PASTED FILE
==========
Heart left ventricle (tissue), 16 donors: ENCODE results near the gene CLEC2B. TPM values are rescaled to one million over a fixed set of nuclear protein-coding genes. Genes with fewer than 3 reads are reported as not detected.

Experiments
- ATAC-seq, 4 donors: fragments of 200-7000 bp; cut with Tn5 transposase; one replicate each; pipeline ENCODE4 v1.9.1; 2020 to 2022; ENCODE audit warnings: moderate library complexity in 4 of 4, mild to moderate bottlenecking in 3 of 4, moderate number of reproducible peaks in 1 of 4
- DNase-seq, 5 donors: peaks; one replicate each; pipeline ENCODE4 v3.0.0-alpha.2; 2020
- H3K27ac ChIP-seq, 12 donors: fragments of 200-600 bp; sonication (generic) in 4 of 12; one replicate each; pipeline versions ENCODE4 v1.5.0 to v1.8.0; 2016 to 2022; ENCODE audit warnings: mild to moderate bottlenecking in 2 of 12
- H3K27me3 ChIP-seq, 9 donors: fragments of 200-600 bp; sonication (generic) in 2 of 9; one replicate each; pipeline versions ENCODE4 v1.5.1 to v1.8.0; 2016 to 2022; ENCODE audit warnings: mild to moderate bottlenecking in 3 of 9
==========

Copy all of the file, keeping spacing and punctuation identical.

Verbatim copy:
Heart left ventricle (tissue), 16 donors: ENCODE results near the gene CLEC2B. TPM values are rescaled to one million over a fixed set of nuclear protein-coding genes. Genes with fewer than 3 reads are reported as not detected.

Experiments
- ATAC-seq, 4 donors: fragments of 200-7000 bp; cut with Tn5 transposase; one replicate each; pipeline ENCODE4 v1.9.1; 2020 to 2022; ENCODE audit warnings: moderate library complexity in 4 of 4, mild to moderate bottlenecking in 3 of 4, moderate number of reproducible peaks in 1 of 4
- DNase-seq, 5 donors: peaks; one replicate each; pipeline ENCODE4 v3.0.0-alpha.2; 2020
- H3K27ac ChIP-seq, 12 donors: fragments of 200-600 bp; sonication (generic) in 4 of 12; one replicate each; pipeline versions ENCODE4 v1.5.0 to v1.8.0; 2016 to 2022; ENCODE audit warnings: mild to moderate bottlenecking in 2 of 12
- H3K27me3 ChIP-seq, 9 donors: fragments of 200-600 bp; sonication (generic) in 2 of 9; one replicate each; pipeline versions ENCODE4 v1.5.1 to v1.8.0; 2016 to 2022; ENCODE audit warnings: mild to moderate bottlenecking in 3 of 9